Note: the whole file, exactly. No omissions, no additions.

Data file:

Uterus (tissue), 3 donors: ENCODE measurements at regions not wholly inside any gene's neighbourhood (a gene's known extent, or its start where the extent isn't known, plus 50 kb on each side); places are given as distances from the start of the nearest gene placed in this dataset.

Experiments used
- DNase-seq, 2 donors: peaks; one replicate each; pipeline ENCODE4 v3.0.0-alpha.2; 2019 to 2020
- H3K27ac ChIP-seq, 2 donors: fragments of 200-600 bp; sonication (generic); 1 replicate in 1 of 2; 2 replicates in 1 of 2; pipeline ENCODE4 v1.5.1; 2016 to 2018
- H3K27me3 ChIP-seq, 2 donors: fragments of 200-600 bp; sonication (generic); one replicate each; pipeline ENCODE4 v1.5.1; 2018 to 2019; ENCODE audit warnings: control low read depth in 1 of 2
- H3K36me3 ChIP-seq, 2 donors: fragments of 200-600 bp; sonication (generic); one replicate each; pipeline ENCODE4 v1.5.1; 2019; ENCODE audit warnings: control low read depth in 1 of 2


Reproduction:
Uterus (tissue), 3 donors: ENCODE measurements at regions not wholly inside any gene's neighbourhood (a gene's known extent, or its start where the extent isn't known, plus 50 kb on each side); places are given as distances from the start of the nearest gene placed in this dataset.

Experiments used
- DNase-seq, 2 donors: peaks; one replicate each; pipeline ENCODE4 v3.0.0-alpha.2; 2019 to 2020
- H3K27ac ChIP-seq, 2 donors: fragments of 200-600 bp; sonication (generic); 1 replicate in 1 of 2; 2 replicates in 1 of 2; pipeline ENCODE4 v1.5.1; 2016 to 2018
- H3K27me3 ChIP-seq, 2 donors: fragments of 200-600 bp; sonication (generic); one replicate each; pipeline ENCODE4 v1.5.1; 2018 to 2019; ENCODE audit warnings: control low read depth in 1 of 2
- H3K36me3 ChIP-seq, 2 donors: fragments of 200-600 bp; sonication (generic); one replicate each; pipeline ENCODE4 v1.5.1; 2019; ENCODE audit warnings: control low read depth in 1 of 2